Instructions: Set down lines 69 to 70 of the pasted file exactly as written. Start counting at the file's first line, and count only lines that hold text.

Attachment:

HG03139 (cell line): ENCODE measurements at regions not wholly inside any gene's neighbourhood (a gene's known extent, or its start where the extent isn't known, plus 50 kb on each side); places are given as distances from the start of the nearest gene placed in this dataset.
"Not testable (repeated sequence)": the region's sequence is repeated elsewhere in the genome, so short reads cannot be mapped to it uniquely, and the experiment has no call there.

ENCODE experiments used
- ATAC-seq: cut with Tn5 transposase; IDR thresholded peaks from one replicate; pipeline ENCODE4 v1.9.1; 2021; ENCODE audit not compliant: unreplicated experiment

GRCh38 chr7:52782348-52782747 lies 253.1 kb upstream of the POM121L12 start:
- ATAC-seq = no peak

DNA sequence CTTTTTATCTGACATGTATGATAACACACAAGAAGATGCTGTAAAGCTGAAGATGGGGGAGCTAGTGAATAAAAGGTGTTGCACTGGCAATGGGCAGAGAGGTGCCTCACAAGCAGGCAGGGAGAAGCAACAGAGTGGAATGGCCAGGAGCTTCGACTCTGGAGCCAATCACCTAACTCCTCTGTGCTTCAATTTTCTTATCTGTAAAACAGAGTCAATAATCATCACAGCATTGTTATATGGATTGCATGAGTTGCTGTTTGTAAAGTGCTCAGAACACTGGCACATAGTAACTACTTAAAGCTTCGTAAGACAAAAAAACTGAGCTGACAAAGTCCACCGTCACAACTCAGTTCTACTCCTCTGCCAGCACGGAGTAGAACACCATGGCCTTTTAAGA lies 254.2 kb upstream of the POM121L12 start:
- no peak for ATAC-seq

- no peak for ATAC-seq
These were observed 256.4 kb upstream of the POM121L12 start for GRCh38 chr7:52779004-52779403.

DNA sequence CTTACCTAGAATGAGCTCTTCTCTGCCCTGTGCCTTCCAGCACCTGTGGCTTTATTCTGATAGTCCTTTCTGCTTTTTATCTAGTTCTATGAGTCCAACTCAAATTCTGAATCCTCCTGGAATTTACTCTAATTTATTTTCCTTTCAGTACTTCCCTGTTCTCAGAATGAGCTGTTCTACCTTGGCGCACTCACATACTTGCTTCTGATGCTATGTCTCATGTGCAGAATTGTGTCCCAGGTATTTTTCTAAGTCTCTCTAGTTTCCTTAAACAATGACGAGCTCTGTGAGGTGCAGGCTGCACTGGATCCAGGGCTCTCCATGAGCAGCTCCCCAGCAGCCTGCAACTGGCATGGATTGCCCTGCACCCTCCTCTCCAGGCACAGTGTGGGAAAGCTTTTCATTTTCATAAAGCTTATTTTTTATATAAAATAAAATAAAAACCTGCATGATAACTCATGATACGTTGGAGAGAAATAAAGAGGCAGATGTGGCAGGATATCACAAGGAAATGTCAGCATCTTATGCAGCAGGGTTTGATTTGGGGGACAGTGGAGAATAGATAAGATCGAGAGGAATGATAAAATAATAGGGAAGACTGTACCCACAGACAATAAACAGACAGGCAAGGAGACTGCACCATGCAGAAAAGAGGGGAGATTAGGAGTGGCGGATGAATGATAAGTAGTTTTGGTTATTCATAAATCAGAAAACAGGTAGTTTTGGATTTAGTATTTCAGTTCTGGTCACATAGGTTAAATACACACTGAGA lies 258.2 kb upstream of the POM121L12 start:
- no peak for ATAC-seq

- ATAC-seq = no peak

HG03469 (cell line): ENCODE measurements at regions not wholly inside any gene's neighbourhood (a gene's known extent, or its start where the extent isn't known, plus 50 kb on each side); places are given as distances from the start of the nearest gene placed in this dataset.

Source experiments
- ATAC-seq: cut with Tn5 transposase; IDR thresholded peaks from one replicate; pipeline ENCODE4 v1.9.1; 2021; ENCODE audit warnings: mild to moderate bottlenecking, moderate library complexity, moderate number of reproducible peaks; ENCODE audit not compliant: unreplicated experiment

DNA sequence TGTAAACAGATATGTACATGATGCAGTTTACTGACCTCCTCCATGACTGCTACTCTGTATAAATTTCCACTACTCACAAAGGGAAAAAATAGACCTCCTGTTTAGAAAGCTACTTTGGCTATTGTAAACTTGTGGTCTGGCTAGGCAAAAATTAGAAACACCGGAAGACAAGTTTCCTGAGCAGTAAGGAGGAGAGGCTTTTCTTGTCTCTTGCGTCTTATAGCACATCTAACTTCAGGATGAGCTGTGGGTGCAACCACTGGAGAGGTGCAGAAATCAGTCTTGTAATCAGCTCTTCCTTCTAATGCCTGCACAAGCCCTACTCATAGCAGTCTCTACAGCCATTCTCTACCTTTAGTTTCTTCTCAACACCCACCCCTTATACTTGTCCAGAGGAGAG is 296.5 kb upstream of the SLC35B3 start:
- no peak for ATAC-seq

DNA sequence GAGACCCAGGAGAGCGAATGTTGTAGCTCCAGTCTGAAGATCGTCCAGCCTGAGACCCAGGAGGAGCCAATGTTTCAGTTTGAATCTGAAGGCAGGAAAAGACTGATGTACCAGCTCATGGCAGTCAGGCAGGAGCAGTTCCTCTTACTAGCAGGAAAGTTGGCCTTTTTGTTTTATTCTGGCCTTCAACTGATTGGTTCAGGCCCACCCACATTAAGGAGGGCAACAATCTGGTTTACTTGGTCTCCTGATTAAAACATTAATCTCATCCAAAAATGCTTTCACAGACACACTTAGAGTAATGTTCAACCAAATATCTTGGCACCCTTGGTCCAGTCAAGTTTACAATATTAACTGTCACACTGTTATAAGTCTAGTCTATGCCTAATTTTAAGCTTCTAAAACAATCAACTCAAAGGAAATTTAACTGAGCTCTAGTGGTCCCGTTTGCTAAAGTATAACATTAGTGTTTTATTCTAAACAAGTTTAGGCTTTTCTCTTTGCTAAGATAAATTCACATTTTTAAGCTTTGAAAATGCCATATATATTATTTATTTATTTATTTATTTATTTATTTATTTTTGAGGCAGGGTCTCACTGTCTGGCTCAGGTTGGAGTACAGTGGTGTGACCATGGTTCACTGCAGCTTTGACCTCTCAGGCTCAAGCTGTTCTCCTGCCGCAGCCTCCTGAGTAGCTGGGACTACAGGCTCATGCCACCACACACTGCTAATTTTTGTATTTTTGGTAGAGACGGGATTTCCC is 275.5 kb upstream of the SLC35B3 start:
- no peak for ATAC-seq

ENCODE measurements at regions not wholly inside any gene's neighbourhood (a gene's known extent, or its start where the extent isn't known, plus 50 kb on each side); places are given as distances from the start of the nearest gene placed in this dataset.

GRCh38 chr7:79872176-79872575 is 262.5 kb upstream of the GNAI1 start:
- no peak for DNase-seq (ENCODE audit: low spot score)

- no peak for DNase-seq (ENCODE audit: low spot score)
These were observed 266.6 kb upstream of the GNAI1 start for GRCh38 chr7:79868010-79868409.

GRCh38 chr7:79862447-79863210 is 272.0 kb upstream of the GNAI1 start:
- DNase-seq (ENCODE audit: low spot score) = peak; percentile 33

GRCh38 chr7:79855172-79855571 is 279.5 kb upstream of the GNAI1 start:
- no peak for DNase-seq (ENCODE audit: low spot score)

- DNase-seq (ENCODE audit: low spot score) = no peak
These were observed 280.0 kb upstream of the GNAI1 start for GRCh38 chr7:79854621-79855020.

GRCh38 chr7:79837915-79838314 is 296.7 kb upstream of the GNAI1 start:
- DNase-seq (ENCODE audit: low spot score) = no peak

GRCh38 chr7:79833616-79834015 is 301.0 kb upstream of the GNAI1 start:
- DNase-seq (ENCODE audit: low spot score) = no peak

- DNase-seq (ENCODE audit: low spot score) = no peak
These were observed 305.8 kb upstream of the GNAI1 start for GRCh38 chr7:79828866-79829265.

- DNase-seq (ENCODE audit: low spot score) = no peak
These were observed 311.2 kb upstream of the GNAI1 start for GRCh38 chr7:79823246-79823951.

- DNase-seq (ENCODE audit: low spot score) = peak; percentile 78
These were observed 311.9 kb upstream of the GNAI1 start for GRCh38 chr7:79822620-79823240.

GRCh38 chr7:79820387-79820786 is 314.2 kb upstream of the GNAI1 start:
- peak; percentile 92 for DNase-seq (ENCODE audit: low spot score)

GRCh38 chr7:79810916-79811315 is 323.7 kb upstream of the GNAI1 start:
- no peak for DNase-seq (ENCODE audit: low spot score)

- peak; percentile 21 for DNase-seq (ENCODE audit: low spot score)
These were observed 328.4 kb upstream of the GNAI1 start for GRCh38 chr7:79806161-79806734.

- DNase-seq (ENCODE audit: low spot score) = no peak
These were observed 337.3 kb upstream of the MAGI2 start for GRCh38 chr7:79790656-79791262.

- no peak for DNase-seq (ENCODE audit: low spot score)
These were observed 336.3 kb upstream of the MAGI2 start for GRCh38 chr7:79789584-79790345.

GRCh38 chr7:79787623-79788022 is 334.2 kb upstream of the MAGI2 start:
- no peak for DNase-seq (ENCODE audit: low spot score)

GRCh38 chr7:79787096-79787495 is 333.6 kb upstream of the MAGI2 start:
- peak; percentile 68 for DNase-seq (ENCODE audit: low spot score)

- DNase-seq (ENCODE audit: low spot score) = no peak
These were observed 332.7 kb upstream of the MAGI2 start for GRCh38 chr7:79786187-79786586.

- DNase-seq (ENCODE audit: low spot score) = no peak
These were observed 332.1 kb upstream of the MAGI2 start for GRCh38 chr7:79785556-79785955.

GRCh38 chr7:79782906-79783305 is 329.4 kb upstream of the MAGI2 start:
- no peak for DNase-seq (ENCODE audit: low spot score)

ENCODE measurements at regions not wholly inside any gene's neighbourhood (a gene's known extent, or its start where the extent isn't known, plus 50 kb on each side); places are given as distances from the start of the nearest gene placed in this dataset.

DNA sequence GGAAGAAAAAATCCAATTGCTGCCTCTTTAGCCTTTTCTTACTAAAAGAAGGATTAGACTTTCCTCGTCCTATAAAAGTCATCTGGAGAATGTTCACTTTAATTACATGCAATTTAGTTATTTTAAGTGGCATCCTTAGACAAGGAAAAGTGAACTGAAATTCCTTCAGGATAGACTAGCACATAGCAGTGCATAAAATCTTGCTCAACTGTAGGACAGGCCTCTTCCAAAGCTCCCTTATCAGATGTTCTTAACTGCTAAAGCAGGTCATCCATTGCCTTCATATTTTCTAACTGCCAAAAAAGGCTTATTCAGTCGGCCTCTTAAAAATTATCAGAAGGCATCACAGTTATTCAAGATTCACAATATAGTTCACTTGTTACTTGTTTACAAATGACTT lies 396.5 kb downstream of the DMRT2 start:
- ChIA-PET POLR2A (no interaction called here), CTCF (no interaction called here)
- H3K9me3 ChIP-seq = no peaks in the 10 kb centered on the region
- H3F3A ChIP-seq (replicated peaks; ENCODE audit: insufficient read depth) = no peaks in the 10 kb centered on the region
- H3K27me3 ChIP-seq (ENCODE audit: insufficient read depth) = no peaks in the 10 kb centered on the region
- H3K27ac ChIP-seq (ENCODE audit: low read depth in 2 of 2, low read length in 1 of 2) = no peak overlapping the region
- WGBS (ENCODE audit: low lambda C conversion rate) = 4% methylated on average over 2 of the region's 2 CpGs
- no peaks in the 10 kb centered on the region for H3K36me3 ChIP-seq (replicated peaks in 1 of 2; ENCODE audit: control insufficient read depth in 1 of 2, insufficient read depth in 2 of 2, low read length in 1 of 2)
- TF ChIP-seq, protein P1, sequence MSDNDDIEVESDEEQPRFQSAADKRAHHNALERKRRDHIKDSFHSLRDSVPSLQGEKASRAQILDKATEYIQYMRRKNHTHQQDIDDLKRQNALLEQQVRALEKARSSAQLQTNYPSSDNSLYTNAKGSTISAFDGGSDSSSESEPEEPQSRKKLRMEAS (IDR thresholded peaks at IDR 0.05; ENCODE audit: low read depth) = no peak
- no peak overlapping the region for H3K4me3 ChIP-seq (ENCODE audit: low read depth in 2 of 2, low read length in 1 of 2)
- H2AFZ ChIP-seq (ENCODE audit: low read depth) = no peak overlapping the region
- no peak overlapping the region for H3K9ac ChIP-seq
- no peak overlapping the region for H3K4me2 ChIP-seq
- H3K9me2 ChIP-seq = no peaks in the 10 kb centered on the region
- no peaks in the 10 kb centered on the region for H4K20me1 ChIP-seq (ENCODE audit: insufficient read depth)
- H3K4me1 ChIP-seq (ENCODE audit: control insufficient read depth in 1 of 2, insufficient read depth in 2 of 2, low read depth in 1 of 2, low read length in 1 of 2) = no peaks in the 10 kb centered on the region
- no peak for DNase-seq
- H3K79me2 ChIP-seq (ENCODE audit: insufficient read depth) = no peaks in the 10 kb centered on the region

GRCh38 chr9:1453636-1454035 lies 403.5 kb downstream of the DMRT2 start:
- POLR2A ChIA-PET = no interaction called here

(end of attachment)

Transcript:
- WGBS (ENCODE audit: low lambda C conversion rate) = 4% methylated on average over 2 of the region's 2 CpGs
- no peaks in the 10 kb centered on the region for H3K36me3 ChIP-seq (replicated peaks in 1 of 2; ENCODE audit: control insufficient read depth in 1 of 2, insufficient read depth in 2 of 2, low read length in 1 of 2)